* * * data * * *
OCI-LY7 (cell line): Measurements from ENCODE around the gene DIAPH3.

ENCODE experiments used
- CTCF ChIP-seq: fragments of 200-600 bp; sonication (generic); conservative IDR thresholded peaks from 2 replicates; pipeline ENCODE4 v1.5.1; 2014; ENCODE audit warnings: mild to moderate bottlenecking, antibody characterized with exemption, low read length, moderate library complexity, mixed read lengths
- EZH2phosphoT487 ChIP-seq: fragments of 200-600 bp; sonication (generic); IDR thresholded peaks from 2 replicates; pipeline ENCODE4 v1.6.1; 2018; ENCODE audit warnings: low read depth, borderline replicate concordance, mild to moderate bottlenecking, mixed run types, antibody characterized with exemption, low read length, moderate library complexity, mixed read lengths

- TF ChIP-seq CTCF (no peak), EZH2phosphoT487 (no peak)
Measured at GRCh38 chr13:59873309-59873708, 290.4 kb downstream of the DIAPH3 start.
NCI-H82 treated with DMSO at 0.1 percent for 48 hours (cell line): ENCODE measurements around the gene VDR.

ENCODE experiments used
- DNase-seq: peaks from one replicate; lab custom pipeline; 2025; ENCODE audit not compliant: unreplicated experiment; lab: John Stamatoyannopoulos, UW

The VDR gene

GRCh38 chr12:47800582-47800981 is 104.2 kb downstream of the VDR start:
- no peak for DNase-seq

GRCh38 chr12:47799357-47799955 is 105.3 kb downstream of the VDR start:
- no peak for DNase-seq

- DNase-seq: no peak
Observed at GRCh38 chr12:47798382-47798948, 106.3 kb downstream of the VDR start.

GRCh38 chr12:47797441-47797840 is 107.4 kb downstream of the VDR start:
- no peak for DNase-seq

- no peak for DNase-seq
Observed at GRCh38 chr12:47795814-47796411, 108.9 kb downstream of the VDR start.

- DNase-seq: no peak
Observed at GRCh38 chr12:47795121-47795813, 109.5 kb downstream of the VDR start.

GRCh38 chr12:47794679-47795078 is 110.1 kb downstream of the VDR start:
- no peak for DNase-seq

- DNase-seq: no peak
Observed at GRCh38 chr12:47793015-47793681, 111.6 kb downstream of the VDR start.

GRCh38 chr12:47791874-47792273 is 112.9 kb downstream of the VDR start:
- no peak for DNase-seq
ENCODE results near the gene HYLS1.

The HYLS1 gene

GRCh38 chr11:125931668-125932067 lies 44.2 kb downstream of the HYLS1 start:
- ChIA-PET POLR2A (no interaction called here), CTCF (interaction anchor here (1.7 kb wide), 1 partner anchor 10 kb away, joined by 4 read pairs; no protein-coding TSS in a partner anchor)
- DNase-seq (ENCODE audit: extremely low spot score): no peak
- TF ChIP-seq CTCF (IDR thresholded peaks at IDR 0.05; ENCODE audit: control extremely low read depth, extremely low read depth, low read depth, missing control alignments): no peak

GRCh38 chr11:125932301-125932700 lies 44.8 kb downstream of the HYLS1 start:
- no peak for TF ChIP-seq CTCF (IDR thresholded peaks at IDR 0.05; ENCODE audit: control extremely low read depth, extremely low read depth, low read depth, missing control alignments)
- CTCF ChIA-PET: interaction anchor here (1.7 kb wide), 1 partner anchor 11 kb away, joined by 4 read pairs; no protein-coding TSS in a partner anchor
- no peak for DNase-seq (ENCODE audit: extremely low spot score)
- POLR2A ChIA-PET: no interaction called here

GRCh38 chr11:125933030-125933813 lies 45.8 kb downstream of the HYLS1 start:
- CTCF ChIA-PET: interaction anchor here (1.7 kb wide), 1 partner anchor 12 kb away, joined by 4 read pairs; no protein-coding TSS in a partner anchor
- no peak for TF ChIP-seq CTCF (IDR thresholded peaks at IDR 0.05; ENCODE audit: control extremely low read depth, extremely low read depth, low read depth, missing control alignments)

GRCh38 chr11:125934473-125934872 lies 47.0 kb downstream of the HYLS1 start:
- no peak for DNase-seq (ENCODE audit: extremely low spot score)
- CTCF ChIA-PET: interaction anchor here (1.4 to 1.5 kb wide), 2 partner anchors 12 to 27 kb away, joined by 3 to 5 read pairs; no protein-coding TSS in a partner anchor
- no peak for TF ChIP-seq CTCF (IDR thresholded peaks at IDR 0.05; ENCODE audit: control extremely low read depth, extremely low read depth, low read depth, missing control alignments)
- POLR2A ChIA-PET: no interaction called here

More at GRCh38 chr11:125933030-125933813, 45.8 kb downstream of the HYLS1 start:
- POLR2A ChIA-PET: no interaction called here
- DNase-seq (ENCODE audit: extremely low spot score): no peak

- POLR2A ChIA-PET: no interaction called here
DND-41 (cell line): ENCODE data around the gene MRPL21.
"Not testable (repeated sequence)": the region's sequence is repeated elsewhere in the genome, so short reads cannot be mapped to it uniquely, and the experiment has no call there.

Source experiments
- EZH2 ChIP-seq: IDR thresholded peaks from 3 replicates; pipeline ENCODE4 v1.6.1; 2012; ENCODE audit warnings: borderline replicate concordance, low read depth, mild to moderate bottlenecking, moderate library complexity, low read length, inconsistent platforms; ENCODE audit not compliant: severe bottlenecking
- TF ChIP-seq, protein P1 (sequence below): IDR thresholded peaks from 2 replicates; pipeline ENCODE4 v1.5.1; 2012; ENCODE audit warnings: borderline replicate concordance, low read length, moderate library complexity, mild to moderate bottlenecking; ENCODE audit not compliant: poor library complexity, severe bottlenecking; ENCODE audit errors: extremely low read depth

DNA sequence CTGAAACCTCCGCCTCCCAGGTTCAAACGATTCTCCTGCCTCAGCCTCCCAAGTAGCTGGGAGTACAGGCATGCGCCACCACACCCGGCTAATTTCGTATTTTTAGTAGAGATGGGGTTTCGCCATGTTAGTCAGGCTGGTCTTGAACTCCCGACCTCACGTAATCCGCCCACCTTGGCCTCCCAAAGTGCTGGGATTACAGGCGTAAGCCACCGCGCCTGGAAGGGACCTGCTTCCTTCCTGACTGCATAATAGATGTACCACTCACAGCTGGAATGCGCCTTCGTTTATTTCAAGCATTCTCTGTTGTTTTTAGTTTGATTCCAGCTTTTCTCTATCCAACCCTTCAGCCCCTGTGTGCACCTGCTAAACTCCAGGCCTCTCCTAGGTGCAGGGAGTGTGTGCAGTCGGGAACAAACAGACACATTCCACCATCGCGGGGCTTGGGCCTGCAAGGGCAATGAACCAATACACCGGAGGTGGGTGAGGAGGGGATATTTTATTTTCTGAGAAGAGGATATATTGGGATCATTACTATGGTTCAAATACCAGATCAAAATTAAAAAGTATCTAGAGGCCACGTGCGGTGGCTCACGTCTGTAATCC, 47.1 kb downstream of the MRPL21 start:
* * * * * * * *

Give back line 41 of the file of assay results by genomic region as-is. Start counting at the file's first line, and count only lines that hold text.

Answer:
- CTCF ChIA-PET: interaction anchor here (1.7 kb wide), 1 partner anchor 12 kb away, joined by 4 read pairs; no protein-coding TSS in a partner anchor